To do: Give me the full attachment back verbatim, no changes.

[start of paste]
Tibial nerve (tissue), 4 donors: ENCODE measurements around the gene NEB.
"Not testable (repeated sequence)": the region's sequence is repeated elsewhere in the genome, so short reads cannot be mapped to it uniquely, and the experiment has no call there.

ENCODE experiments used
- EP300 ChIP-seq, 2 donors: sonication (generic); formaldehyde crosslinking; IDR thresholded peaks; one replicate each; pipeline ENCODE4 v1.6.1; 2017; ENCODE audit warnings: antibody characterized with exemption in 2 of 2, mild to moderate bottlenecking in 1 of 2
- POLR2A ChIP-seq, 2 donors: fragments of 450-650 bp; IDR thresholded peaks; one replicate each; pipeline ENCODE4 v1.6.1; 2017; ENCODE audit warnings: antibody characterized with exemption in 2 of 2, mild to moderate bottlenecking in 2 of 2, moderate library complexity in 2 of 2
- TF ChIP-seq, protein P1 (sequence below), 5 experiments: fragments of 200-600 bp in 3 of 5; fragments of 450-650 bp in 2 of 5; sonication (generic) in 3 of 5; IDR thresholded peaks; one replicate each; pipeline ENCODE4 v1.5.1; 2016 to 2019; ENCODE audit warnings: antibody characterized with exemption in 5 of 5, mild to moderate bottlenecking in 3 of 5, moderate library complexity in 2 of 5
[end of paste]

Tibial nerve (tissue), 4 donors: ENCODE measurements around the gene NEB.
"Not testable (repeated sequence)": the region's sequence is repeated elsewhere in the genome, so short reads cannot be mapped to it uniquely, and the experiment has no call there.

ENCODE experiments used
- EP300 ChIP-seq, 2 donors: sonication (generic); formaldehyde crosslinking; IDR thresholded peaks; one replicate each; pipeline ENCODE4 v1.6.1; 2017; ENCODE audit warnings: antibody characterized with exemption in 2 of 2, mild to moderate bottlenecking in 1 of 2
- POLR2A ChIP-seq, 2 donors: fragments of 450-650 bp; IDR thresholded peaks; one replicate each; pipeline ENCODE4 v1.6.1; 2017; ENCODE audit warnings: antibody characterized with exemption in 2 of 2, mild to moderate bottlenecking in 2 of 2, moderate library complexity in 2 of 2
- TF ChIP-seq, protein P1 (sequence below), 5 experiments: fragments of 200-600 bp in 3 of 5; fragments of 450-650 bp in 2 of 5; sonication (generic) in 3 of 5; IDR thresholded peaks; one replicate each; pipeline ENCODE4 v1.5.1; 2016 to 2019; ENCODE audit warnings: antibody characterized with exemption in 5 of 5, mild to moderate bottlenecking in 3 of 5, moderate library complexity in 2 of 5